Mailing Address:

Ksiądz Arcybiskup Marek Jędraszewski
KURIA METROPOLITALNA
ul. Franciszkańska 3, 31-004 Kraków
lub

Email:  sekretariat@diecezja.krakow.pl

Robert Shine, New Ways Ministry, August 26, 2019

4 replies
  1. Anne Fry
    Anne Fry says:

    Dear Bishops and Church leaders
    Your condemnation of LGBT people, usage of disease rhetoric and misuse of terrible history deeply saddens and amazes me. I implore you to listen “with the ears of your heart” to the message of Jesus to love, especially the marginalised. Listen to the veterans. Listen to LGBT people and their families. Listen to current science on human sexuality. Finally put aside your prejudices and think about how your hateful words impact on people especially young LGBT people. Amen

    Reply
  2. Ray Ortman
    Ray Ortman says:

    A history lesson from Wikipedia that the Archbishop would do well to learn (and reflect on who he sounds like when castigating our LGBTQ siblings):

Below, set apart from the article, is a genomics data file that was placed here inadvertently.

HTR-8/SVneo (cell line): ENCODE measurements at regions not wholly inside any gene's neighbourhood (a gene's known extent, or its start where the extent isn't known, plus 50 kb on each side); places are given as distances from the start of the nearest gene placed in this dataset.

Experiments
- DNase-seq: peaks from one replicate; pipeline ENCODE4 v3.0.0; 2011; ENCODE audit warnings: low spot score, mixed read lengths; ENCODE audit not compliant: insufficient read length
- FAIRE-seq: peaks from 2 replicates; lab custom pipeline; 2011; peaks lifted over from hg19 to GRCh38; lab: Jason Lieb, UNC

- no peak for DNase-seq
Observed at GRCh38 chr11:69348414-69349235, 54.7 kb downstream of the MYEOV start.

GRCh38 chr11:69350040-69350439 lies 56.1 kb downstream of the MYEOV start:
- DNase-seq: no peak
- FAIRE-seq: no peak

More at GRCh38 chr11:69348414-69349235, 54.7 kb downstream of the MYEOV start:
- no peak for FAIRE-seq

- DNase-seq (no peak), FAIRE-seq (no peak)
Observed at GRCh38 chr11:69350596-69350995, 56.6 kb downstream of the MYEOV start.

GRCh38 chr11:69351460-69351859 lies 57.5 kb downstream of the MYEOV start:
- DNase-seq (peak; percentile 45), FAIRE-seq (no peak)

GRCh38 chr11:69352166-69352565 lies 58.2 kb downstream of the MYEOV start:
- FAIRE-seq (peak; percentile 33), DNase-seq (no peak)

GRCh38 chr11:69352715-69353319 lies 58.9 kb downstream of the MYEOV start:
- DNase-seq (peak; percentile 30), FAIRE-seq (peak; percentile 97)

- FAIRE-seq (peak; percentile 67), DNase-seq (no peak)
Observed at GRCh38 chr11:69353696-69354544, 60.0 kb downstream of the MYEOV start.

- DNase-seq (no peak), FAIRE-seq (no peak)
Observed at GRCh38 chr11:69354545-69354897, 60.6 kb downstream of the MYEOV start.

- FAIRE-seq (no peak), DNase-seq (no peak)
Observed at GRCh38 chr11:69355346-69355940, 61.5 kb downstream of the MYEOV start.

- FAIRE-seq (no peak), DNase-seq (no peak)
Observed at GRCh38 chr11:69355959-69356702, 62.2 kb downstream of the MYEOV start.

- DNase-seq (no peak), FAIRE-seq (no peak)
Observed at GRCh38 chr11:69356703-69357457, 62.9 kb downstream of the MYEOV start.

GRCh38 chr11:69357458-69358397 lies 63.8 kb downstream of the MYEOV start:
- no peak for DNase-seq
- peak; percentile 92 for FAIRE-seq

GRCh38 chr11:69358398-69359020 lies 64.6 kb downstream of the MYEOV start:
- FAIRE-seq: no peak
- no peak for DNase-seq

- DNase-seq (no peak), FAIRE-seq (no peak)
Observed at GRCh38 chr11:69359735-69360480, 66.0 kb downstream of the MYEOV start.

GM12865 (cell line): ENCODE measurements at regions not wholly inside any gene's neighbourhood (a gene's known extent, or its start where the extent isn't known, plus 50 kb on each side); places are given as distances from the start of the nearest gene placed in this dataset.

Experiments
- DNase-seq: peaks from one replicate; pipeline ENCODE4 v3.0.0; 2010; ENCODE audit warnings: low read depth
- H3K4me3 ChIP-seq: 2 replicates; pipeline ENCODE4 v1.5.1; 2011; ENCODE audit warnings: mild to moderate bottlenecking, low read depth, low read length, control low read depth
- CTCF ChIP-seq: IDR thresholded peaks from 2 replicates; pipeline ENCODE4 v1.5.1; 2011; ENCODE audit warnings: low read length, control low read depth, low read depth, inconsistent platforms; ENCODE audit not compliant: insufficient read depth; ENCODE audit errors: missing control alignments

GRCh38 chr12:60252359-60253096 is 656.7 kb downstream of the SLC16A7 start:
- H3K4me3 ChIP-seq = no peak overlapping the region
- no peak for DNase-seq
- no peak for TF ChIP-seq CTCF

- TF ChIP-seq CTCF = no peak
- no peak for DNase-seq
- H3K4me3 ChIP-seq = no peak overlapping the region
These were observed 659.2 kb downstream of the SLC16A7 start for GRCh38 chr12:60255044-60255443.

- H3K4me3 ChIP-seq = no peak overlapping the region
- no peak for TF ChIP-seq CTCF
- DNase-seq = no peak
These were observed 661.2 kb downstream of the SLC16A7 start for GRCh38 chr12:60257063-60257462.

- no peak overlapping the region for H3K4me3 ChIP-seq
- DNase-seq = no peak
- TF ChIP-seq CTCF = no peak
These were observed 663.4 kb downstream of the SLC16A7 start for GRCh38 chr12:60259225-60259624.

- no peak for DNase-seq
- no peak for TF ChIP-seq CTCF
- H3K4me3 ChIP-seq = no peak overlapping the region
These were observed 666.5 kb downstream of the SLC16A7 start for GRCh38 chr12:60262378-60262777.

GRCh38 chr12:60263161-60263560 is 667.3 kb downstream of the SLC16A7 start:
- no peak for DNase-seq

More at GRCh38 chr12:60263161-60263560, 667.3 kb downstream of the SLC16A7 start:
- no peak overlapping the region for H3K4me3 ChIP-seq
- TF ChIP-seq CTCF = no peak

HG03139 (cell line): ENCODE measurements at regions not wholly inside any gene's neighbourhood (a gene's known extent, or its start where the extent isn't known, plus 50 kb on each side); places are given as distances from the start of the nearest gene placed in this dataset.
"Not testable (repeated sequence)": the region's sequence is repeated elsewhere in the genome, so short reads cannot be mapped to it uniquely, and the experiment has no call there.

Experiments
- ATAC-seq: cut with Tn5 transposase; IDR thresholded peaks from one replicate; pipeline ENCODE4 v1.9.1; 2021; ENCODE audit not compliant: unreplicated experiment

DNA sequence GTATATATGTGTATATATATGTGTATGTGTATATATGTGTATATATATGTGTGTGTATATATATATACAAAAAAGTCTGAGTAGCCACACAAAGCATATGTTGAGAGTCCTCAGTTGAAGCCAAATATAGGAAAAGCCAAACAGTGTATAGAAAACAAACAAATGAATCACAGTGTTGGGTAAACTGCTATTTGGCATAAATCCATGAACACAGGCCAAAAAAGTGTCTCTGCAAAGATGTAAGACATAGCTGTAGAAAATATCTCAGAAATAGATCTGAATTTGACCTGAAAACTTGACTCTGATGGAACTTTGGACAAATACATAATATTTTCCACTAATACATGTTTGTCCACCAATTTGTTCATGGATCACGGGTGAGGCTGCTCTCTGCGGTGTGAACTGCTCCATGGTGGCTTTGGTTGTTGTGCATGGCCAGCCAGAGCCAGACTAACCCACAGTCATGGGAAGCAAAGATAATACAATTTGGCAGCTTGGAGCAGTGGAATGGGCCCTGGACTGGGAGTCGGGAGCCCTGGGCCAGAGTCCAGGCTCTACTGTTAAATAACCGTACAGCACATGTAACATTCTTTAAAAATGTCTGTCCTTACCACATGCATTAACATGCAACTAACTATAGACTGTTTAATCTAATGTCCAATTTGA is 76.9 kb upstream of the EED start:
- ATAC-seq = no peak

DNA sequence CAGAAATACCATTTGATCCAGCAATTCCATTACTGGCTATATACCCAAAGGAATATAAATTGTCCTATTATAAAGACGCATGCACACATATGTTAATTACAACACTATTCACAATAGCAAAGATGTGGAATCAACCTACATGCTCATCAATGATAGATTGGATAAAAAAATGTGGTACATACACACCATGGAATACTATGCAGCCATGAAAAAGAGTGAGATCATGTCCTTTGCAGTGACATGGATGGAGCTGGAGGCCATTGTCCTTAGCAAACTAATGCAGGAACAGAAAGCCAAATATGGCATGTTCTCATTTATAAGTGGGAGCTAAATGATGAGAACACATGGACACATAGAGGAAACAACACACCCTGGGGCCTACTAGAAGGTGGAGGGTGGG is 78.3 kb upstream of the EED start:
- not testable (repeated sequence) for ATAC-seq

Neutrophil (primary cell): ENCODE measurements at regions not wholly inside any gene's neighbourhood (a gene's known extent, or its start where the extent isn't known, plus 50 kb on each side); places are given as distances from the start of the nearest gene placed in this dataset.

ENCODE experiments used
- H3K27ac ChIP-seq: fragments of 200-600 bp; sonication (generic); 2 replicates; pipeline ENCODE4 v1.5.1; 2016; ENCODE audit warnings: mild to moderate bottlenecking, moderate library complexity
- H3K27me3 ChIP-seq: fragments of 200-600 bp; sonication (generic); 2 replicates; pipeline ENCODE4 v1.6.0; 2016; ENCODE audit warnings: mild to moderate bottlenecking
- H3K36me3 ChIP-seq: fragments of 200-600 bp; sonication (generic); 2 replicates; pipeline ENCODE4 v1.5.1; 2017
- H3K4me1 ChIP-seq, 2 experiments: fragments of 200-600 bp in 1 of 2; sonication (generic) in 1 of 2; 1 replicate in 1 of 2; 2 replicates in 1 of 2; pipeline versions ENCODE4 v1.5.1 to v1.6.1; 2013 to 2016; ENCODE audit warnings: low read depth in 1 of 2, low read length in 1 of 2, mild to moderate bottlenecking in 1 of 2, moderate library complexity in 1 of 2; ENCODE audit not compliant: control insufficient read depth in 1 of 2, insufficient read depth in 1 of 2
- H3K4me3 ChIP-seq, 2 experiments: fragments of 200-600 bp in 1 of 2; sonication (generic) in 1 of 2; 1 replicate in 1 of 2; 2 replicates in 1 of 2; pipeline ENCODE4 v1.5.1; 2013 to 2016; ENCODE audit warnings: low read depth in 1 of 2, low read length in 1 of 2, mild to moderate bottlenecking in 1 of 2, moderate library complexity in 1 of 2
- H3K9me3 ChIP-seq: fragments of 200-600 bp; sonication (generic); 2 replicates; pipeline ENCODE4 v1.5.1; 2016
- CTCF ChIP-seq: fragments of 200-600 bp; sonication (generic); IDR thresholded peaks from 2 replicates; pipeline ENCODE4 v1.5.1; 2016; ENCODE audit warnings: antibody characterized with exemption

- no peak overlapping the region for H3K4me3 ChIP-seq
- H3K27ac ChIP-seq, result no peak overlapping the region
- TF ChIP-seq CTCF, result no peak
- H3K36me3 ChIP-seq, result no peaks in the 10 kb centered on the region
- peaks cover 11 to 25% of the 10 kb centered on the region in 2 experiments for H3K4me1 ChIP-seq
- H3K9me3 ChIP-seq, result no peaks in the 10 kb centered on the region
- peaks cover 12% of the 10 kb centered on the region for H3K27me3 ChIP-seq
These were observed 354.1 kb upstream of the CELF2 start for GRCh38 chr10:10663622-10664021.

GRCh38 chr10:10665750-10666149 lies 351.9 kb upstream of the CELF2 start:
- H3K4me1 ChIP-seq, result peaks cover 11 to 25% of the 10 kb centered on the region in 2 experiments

“Nazi Germany thought of German gay men as against the plan of creating a “master race” and sought to force them into sexual and social conformity. Gay men who would not change or feign a change in their sexual orientation were sent to concentration camps under the “Extermination Through Work” campaign.[8]

    More than one million gay Germans were targeted, of whom at least 100,000 were arrested and 50,000 were serving prison terms as “convicted homosexuals”.[1] Hundreds of European gay men living under Nazi occupation were castrated under court order.[9]“

    Hate and fear and obsession with power and enforced “conformity” always lead to darkness and pain. Gentleness, kindness and love are the true hallmarks of God’s people.

    Reply
    • Don E Siegal
      Don E Siegal says:

      The sad story here is that when the concentration camps were liberated, these men, who had to wear pink stars, were not freed. They were required to complete their sentence in German prisons!

      Reply
  3. Victor Nikolenko
    Victor Nikolenko says:

    If asked, I’m sure Jędraszewski would say Christianity is about love, compassion, empathy… Polish Catholic church – still in the Middle Age.

    Reply